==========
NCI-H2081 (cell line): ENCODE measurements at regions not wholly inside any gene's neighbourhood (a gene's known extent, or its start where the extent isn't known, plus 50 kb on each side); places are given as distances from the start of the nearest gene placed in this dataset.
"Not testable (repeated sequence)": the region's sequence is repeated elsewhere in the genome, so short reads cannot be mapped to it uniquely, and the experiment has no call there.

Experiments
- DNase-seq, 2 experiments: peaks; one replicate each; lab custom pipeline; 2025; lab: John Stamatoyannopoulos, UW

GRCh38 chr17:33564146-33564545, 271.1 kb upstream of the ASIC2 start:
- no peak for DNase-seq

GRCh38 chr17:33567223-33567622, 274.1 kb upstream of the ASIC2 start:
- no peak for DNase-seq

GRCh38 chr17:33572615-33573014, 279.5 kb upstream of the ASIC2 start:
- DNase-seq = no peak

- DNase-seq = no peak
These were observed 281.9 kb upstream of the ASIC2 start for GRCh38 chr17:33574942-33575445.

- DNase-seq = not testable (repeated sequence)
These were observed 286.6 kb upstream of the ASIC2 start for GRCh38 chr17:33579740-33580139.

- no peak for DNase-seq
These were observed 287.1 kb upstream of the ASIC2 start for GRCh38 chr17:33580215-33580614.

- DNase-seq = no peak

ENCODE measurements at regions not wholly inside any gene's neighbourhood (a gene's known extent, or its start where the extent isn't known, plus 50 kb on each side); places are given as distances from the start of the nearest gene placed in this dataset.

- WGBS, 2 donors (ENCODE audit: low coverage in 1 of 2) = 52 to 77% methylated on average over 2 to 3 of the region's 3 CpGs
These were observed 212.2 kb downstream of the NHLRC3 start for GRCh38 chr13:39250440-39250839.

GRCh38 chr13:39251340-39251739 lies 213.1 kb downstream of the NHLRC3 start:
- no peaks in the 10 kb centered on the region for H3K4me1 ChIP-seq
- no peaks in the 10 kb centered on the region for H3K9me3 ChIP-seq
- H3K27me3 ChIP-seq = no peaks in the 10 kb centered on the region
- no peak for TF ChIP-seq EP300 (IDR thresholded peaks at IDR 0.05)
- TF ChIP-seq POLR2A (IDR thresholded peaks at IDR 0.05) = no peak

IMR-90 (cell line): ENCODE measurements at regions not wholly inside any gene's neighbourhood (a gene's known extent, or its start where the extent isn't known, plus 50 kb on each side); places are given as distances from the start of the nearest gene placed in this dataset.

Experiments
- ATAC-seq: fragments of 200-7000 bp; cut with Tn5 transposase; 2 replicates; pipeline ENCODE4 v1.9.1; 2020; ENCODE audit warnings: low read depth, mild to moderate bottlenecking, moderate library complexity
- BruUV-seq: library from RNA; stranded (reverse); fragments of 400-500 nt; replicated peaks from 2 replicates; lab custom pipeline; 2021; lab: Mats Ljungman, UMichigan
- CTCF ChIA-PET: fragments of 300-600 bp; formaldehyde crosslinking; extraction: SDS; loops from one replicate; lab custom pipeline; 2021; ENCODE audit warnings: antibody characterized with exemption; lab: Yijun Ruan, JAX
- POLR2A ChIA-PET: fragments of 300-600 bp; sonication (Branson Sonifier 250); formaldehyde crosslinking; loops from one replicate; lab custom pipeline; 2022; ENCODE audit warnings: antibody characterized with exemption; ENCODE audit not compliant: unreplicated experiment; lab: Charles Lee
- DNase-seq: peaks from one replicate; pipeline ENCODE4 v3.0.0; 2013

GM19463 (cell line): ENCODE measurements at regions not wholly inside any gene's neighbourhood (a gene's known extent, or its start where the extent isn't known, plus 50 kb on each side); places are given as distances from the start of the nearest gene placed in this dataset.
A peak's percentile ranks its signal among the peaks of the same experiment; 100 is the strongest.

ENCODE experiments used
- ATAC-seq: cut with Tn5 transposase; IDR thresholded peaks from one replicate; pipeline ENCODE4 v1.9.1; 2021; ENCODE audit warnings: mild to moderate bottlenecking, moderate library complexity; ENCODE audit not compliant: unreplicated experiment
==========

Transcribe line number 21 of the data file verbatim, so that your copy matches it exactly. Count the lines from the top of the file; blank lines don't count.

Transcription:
GRCh38 chr13:39251340-39251739 lies 213.1 kb downstream of the NHLRC3 start: